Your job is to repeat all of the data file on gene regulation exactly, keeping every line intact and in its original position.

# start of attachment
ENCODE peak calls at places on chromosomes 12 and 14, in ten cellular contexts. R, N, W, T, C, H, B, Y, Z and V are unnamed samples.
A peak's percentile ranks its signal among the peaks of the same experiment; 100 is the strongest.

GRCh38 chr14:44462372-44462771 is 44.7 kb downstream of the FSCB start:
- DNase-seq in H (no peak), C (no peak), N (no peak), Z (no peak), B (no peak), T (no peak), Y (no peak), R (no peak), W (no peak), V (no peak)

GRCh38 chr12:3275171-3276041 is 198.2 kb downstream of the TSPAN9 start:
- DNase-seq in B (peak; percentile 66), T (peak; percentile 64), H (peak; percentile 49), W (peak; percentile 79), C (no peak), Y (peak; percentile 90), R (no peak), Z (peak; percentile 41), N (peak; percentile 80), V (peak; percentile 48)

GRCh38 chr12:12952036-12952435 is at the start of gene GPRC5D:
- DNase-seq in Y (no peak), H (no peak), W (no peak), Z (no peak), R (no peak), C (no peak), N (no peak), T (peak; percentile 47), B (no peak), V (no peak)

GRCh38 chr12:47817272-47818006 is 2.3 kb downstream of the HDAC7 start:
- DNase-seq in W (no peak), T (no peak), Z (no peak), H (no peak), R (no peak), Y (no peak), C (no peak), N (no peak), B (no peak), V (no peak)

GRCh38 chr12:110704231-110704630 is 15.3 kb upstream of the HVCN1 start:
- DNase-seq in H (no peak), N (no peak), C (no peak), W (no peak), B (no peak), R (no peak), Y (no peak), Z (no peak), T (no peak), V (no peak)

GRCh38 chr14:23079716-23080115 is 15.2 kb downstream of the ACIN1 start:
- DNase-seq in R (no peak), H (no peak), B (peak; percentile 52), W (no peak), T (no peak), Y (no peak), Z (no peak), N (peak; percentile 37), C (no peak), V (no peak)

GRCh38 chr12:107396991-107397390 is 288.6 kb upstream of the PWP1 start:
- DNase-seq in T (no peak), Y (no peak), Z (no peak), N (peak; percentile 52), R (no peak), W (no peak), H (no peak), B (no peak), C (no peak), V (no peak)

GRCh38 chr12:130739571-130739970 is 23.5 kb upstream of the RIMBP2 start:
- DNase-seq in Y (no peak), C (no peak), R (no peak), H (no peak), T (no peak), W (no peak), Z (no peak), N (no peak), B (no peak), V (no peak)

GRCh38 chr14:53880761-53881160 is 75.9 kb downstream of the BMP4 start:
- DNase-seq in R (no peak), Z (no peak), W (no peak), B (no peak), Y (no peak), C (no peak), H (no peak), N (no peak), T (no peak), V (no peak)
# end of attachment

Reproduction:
ENCODE peak calls at places on chromosomes 12 and 14, in ten cellular contexts. R, N, W, T, C, H, B, Y, Z and V are unnamed samples.
A peak's percentile ranks its signal among the peaks of the same experiment; 100 is the strongest.

GRCh38 chr14:44462372-44462771 is 44.7 kb downstream of the FSCB start:
- DNase-seq in H (no peak), C (no peak), N (no peak), Z (no peak), B (no peak), T (no peak), Y (no peak), R (no peak), W (no peak), V (no peak)

GRCh38 chr12:3275171-3276041 is 198.2 kb downstream of the TSPAN9 start:
- DNase-seq in B (peak; percentile 66), T (peak; percentile 64), H (peak; percentile 49), W (peak; percentile 79), C (no peak), Y (peak; percentile 90), R (no peak), Z (peak; percentile 41), N (peak; percentile 80), V (peak; percentile 48)

GRCh38 chr12:12952036-12952435 is at the start of gene GPRC5D:
- DNase-seq in Y (no peak), H (no peak), W (no peak), Z (no peak), R (no peak), C (no peak), N (no peak), T (peak; percentile 47), B (no peak), V (no peak)

GRCh38 chr12:47817272-47818006 is 2.3 kb downstream of the HDAC7 start:
- DNase-seq in W (no peak), T (no peak), Z (no peak), H (no peak), R (no peak), Y (no peak), C (no peak), N (no peak), B (no peak), V (no peak)

GRCh38 chr12:110704231-110704630 is 15.3 kb upstream of the HVCN1 start:
- DNase-seq in H (no peak), N (no peak), C (no peak), W (no peak), B (no peak), R (no peak), Y (no peak), Z (no peak), T (no peak), V (no peak)

GRCh38 chr14:23079716-23080115 is 15.2 kb downstream of the ACIN1 start:
- DNase-seq in R (no peak), H (no peak), B (peak; percentile 52), W (no peak), T (no peak), Y (no peak), Z (no peak), N (peak; percentile 37), C (no peak), V (no peak)

GRCh38 chr12:107396991-107397390 is 288.6 kb upstream of the PWP1 start:
- DNase-seq in T (no peak), Y (no peak), Z (no peak), N (peak; percentile 52), R (no peak), W (no peak), H (no peak), B (no peak), C (no peak), V (no peak)

GRCh38 chr12:130739571-130739970 is 23.5 kb upstream of the RIMBP2 start:
- DNase-seq in Y (no peak), C (no peak), R (no peak), H (no peak), T (no peak), W (no peak), Z (no peak), N (no peak), B (no peak), V (no peak)

GRCh38 chr14:53880761-53881160 is 75.9 kb downstream of the BMP4 start:
- DNase-seq in R (no peak), Z (no peak), W (no peak), B (no peak), Y (no peak), C (no peak), H (no peak), N (no peak), T (no peak), V (no peak)